(8)
 
Let My People Go : Bible Stories Told by a Freeman of Color
by Patricia C. McKissack and Jr. Fredrick McKissack and James Ransome

Overview -
"Come, join me as I take you back to Charleston, South Carolina, to my father's forge in the early 1800s. Sit with me on the woodpile as he tells a tale faith, hope, or love."

In this extraordinary collection, Charlotte Jefferies and her father Price, a former slave, introduce us to twelve best loved Bible tales, from Genesis to Daniel, and reveal their significance in the lives of African Americans -- and indeed of all oppressed peoples.  Read more...


 
Hardcover
  • Retail Price: $21.99
  • $19.79

Add to Cart + Add to Wishlist

In Stock.

FREE Express Shipping for Club Members
Not a member? Join Today!
 
 
New & Used Marketplace 26 copies from $2.99
 
 
 

More About Let My People Go by Patricia C. McKissack; Jr. Fredrick McKissack; James Ransome
 
 
 
Overview
"Come, join me as I take you back to Charleston, South Carolina, to my father's forge in the early 1800s. Sit with me on the woodpile as he tells a tale faith, hope, or love."

In this extraordinary collection, Charlotte Jefferies and her father Price, a former slave, introduce us to twelve best loved Bible tales, from Genesis to Daniel, and reveal their significance in the lives of African Americans -- and indeed of all oppressed peoples.

When Charlotte wants to understand the cruel injustices of her time, she turns to her father. Does the powerful slaveholder, Mr. Sam Riley, who seems to own all that surrounds them, also own the sun and moon? she wonders. Price's answer is to tell the story of Creation. How can God allow an evil like slavery to exist? she asks. Price responds by telling the story of the Hebrews' Exodus -- and shows Charlotte that someday their people, too, will be free.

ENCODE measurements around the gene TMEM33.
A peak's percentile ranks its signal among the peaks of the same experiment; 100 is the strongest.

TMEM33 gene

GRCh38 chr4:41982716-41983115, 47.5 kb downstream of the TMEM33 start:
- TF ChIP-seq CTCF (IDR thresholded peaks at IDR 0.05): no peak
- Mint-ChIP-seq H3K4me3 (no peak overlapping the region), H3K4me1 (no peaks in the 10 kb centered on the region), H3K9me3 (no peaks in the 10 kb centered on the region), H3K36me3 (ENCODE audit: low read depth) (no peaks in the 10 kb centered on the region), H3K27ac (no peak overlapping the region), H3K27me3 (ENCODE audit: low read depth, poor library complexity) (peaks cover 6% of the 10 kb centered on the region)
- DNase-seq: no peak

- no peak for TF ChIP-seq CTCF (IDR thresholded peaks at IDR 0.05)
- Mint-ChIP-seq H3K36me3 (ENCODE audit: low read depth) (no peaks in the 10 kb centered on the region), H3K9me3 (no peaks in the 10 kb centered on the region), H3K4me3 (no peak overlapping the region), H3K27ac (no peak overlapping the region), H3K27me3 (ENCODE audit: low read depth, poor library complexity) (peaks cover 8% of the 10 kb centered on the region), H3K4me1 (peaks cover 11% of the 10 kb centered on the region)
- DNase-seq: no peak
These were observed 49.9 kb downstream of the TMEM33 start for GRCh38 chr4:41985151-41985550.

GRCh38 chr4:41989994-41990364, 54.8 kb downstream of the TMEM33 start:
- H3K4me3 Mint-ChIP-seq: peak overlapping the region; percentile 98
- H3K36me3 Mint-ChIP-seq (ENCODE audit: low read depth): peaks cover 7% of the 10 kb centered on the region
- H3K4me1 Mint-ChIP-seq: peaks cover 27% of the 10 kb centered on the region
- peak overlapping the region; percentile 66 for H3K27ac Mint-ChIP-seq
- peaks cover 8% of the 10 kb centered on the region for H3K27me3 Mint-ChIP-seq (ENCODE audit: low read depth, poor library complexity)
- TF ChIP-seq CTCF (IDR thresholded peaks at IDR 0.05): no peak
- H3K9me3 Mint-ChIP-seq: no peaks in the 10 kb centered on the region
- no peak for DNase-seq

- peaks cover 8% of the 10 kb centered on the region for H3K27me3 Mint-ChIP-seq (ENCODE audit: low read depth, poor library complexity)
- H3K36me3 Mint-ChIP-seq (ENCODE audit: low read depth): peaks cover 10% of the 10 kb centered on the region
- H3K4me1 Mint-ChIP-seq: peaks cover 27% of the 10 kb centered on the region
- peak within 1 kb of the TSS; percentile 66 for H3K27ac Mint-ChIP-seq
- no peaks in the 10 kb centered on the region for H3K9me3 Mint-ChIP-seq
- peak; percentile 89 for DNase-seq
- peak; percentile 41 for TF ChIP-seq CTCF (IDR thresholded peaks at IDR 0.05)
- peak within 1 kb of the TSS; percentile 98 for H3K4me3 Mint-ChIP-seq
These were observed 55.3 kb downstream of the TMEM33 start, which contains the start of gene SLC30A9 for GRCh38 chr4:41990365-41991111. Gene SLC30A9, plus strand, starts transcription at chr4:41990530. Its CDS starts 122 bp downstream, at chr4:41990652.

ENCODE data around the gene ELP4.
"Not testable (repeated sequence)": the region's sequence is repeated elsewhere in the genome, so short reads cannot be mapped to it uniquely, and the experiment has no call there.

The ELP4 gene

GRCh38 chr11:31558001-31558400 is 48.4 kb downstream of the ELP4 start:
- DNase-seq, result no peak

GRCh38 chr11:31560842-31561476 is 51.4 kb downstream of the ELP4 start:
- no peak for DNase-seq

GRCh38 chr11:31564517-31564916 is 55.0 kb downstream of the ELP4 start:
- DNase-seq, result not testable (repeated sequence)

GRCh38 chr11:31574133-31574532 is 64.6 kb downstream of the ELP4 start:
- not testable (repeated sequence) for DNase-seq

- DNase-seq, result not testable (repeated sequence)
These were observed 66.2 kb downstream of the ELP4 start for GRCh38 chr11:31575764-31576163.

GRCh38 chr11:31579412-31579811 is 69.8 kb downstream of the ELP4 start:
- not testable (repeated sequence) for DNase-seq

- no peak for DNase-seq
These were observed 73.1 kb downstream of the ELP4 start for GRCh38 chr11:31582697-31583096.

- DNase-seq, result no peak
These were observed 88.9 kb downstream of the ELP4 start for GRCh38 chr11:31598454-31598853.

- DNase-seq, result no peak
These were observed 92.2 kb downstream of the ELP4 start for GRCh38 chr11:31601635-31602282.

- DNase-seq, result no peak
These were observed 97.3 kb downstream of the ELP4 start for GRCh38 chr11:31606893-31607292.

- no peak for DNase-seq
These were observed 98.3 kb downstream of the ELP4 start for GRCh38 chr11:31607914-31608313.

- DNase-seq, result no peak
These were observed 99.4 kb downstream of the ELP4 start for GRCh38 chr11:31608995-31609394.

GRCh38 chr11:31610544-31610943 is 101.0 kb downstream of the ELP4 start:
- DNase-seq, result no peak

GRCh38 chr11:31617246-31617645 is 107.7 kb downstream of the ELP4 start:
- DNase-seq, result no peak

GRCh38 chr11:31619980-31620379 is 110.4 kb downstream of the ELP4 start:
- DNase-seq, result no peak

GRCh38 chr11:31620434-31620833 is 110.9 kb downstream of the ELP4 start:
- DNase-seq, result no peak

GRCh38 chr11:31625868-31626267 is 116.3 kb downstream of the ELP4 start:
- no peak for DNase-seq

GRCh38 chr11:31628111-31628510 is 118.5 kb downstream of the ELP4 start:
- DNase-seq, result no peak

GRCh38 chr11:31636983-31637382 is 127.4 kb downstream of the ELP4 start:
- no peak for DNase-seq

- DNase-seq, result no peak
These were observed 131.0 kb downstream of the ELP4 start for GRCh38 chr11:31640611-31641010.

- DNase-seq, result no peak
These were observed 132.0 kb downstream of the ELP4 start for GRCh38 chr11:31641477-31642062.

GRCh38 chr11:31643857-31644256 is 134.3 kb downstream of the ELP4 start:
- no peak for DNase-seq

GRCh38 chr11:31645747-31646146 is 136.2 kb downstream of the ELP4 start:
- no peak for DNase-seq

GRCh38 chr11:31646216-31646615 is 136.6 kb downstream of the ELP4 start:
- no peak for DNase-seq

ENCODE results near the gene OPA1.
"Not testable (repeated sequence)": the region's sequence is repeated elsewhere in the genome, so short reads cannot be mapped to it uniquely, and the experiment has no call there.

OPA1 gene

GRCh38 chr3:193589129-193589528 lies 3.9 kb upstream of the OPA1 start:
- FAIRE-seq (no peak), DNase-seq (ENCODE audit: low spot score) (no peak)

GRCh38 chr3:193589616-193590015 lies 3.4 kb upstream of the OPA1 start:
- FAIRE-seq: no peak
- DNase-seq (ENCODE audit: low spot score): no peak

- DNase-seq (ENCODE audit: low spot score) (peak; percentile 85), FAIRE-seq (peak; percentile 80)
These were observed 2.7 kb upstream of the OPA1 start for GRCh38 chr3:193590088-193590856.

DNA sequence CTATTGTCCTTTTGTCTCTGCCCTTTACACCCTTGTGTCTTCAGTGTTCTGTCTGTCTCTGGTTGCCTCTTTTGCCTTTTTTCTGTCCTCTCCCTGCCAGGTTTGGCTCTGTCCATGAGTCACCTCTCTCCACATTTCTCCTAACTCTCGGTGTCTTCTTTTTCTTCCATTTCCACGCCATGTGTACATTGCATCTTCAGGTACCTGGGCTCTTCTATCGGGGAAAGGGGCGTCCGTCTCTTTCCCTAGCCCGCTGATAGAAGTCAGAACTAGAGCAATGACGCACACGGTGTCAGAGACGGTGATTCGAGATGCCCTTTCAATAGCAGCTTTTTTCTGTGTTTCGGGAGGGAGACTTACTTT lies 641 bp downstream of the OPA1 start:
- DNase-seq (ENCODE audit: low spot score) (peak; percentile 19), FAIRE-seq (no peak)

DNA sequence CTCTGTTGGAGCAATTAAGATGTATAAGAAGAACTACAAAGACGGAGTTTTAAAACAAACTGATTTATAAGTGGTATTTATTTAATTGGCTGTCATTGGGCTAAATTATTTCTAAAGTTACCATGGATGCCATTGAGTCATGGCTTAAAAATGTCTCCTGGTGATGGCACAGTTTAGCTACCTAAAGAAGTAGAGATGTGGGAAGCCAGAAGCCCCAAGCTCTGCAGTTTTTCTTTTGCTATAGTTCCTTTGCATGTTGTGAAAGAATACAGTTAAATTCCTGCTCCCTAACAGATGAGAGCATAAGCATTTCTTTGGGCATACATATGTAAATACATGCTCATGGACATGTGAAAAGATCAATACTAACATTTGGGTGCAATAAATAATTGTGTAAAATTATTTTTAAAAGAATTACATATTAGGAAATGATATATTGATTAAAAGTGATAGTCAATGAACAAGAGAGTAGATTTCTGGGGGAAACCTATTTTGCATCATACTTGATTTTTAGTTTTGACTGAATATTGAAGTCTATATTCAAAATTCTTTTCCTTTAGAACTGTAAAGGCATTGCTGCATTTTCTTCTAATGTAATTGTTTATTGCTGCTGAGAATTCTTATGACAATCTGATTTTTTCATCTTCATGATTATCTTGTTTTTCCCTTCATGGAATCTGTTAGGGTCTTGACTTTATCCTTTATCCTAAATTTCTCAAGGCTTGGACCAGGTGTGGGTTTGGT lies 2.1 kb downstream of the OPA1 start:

With exquisite clarity, Patricia and Fredrick McKissack and James Ransome -- a Newbery Honor winner and all Coretta Scott King Award winners -- brilliantly illuminate the parallels between the stories of the Jews and African-American history. Let My People Go is a triumphant celebration of both the human spirit and the enduring power of story as a source of strength.

 
Details
  • ISBN-13: 9780689808562
  • ISBN-10: 0689808569
  • Publisher: Atheneum Books for Young Readers
  • Publish Date: October 1998
  • Page Count: 134
  • Reading Level: Ages 12-UP


Related Categories

Books > Juvenile Fiction > People & Places - United States - African-American
Books > Juvenile Fiction > Religious - Christian - General

 
BookPage Reviews

The newest title from the fertile pens of award-winning children's authors Patricia and Fredrick McKissack is a landmark collection of Bible stories. Yet, as the title Let My People Go suggests, it is much more. The husband/wife McKissack team, using a setting in the early 1800s in Charleston, South Carolina, has created a scenario in which a young black girl named Charlotte questions her father Price Jeffries, a former slave and blacksmith, about various racial injustices they encounter. (Jeffries is loosely based on a real free black who bought his freedom after winning a seamen's lottery.)

Price answers each of the 12 situations by telling a familiar Old Testament parallel story. When Charlotte asks how her father knows slavery will end, he replies with the story of Moses leading the Hebrews out of Egypt. When she has helped a young man escape and he thanks her with the expression "slaying the giant," Price tells the story of David and Goliath. Thus readers are taken back to vivid scenes in two historical periods and made to realize the instrumental role played by biblical stories in the lives of slaves. The strong father/daughter relationship between Price and Charlotte forms an enticing network as it develops between the biblical stories.

But the McKissacks have some larger purpose in this book than simply saying that the Bible was a source of comfort and inspiration to enslaved people in the U.S. In stories from both eras, they subtly give young readers strong lessons in the major choices that life presents, choices about good and evil, about forgiving wrongs, about constancy, about faith. As they say in their opening note: "Our hope is that this book will be like a lighthouse that can guide young readers through good times and bad."

James Ransome's illustrations vary in quality and the degree to which they add to the stories. Most are done in oils and some of these seem too dark or simplistic, but his watercolor vignettes which open the chapters are delightful. Perhaps a more careful design would also help readers make the numerous transitions between time periods.

The stories in Let My People Go are "not for one people, at one time, in one place. They are for all of us, for all times."

 
BAM Customer Reviews

DISCUSSION